Before we repair teeth, we want to make sure we understand why they are damaged. This helps us design appropriate, durable restorations. There are many ways our teeth can be damaged, but a few come up most commonly:
Tooth decay is caused by oral bacteria that live in our mouths. The most damaging bacteria consume sugars and other simple carbohydrates to produce acid. The acid attacks our teeth enamel, removing minerals, and eventually creating small holes called cavities or dental caries. Left untreated, these holes can grow, eventually allowing bacteria to infect the tooth.
Erosion is also caused by acid in our mouths, but the acid comes from other sources. While reflux can increase the acid level in the mouth, most erosion is caused by acidic foods and beverages. Erosion can make your teeth turn yellow, brown, or gray, and this discoloration won’t respond to teeth whitening. Erosion also weakens teeth making them vulnerable to trauma or wear.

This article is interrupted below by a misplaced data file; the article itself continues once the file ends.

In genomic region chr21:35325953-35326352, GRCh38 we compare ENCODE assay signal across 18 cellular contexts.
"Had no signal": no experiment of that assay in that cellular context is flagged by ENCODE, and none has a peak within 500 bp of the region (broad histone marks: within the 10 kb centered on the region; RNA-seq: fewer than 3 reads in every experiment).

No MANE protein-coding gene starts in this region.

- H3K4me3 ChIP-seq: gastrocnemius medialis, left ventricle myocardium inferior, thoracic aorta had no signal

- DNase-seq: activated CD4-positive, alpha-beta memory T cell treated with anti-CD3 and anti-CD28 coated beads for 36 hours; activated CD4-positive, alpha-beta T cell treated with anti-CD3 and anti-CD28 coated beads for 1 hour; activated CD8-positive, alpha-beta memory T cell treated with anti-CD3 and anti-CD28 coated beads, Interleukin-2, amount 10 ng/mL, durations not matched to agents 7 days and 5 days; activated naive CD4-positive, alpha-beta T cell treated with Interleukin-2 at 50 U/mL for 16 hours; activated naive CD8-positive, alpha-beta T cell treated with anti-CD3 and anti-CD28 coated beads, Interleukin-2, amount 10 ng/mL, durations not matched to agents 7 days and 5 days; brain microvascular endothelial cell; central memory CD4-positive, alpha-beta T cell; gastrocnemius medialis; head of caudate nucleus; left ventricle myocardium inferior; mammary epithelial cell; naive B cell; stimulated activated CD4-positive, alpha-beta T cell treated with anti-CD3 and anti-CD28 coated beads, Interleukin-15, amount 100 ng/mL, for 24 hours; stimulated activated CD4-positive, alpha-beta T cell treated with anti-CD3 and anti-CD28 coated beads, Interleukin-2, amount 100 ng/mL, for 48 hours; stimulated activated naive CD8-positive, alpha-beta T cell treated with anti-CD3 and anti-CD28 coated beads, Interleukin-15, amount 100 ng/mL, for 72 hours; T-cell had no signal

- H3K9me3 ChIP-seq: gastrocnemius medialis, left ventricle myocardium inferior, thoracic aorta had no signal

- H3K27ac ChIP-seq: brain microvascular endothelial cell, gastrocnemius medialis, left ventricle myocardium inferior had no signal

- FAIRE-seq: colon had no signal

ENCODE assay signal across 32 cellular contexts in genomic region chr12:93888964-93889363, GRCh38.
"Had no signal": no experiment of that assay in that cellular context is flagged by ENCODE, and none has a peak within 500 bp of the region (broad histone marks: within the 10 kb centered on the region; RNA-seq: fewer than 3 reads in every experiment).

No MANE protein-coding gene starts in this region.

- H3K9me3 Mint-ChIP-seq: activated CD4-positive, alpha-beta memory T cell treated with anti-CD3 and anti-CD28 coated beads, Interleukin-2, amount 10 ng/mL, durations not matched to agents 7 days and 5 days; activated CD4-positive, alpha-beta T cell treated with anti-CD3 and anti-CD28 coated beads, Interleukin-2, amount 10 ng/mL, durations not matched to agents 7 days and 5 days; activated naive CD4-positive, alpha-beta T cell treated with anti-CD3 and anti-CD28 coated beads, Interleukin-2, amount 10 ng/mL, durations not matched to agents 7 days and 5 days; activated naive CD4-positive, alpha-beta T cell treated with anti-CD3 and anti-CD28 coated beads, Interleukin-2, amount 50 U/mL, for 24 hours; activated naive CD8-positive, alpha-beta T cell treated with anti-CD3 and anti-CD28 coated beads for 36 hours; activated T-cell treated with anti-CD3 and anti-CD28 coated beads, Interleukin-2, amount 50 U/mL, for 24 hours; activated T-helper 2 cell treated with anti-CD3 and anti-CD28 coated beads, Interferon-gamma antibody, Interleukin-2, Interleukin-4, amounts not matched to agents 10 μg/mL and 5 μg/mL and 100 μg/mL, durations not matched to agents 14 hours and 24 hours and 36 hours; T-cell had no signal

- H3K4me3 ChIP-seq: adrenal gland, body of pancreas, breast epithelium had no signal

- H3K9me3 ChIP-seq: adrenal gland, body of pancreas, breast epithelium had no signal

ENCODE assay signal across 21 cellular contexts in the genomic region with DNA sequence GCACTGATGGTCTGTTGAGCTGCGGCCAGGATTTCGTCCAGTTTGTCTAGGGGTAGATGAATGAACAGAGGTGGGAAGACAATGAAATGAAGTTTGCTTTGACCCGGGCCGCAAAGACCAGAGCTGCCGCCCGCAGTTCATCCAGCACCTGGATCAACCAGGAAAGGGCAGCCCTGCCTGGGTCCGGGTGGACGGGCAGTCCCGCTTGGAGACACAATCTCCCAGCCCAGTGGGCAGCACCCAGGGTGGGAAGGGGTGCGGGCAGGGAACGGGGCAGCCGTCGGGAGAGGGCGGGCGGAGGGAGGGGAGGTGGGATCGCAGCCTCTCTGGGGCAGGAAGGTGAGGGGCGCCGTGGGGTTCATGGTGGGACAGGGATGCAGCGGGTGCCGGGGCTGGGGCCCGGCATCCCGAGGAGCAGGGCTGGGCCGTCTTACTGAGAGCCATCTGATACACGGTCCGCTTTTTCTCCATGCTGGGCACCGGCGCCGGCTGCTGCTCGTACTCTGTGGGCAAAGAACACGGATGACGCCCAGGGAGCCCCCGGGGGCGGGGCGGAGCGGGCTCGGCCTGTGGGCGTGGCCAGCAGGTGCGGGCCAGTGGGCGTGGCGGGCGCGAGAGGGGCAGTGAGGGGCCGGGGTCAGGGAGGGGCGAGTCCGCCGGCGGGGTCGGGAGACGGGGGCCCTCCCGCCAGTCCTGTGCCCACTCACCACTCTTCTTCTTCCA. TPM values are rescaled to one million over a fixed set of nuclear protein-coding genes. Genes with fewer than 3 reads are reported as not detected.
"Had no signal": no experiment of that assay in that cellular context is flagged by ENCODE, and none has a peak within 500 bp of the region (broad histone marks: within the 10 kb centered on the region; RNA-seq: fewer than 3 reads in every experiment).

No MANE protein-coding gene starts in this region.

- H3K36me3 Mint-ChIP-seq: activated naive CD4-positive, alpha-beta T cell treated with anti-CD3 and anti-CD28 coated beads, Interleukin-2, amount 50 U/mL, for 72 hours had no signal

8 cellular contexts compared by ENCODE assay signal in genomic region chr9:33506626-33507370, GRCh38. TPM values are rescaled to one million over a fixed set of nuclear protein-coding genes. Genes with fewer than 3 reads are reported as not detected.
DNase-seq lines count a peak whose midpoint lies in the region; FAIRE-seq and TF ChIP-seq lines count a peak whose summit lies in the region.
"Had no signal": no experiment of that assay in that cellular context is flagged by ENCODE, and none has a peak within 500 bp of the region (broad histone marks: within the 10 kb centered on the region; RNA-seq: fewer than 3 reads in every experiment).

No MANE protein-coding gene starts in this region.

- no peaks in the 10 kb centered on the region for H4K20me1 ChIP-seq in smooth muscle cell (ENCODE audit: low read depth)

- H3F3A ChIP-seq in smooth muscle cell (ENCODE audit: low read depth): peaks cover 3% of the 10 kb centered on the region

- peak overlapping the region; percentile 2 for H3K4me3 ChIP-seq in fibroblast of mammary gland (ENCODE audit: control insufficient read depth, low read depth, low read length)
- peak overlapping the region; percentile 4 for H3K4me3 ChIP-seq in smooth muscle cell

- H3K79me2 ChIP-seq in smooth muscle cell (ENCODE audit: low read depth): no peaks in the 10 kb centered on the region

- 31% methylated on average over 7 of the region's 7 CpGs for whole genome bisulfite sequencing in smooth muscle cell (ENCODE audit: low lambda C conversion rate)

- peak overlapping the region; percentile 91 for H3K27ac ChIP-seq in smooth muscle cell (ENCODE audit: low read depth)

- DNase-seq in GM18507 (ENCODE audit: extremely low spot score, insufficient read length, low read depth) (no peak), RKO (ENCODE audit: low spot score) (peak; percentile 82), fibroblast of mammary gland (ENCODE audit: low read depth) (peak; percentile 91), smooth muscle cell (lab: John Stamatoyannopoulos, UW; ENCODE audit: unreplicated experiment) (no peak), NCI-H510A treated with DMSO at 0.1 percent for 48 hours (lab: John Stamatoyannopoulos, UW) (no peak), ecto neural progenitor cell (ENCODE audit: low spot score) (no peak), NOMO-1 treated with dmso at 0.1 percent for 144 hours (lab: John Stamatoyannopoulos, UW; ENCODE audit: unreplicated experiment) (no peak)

Our teeth are very hard, but they are also somewhat brittle, which makes them vulnerable to chipping and cracking under force. Accidents, falls, and violence are common causes of tooth trauma.
Although the food we eat is softer than in the past, our teeth can still wear down from normal biting and chewing. Over time, this can cause visible and even painful damage to teeth. Accelerated tooth wear might be a symptom of temporomandibular joint disorders (TMJ or TMD) or other bite problems.